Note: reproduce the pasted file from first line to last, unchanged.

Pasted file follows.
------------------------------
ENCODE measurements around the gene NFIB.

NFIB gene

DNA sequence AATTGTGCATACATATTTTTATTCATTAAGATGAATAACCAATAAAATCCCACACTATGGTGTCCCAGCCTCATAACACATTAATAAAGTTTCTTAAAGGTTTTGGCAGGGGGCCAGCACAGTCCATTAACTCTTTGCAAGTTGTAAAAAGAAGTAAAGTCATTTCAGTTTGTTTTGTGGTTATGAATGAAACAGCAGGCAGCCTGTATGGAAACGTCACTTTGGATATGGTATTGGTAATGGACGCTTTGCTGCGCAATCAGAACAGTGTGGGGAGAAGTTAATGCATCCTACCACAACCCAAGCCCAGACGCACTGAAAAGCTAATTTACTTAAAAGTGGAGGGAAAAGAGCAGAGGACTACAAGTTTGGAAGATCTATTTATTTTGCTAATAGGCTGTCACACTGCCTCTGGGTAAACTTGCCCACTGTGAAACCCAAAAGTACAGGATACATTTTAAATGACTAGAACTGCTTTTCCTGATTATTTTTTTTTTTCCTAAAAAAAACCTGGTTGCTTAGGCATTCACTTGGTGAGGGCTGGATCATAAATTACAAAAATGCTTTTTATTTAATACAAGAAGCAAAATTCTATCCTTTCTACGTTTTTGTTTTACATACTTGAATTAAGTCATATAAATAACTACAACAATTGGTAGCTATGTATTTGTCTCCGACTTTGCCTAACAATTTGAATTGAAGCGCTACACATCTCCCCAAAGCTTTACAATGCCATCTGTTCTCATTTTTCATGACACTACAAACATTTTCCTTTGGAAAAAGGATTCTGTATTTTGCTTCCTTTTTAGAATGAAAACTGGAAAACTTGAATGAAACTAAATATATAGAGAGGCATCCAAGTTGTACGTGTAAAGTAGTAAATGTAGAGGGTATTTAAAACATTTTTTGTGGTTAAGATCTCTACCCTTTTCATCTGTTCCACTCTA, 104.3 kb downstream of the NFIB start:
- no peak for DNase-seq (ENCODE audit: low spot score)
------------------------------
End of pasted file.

ENCODE measurements around the gene NFIB.

NFIB gene

DNA sequence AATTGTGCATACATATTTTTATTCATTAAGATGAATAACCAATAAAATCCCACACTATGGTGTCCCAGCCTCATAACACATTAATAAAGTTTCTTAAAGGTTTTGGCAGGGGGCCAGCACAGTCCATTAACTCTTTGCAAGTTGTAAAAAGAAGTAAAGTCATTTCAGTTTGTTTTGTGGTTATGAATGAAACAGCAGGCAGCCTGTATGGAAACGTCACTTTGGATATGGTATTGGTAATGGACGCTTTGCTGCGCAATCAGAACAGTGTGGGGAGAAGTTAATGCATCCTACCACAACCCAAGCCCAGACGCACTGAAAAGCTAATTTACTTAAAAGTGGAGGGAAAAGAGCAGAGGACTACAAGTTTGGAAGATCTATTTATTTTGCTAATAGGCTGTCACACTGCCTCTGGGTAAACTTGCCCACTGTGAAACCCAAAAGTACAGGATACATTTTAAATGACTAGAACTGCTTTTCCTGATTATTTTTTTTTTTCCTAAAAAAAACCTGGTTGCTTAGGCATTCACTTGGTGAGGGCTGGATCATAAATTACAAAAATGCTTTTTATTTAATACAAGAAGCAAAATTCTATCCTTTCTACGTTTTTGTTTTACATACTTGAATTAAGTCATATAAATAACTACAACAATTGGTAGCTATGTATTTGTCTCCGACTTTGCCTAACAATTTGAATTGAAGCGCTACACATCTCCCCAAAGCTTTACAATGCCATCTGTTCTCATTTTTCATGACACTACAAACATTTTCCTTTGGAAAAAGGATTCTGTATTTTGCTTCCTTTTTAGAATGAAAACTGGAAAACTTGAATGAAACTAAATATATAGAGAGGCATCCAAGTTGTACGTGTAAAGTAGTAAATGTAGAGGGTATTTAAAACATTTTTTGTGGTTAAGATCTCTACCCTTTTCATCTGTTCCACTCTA, 104.3 kb downstream of the NFIB start:
- no peak for DNase-seq (ENCODE audit: low spot score)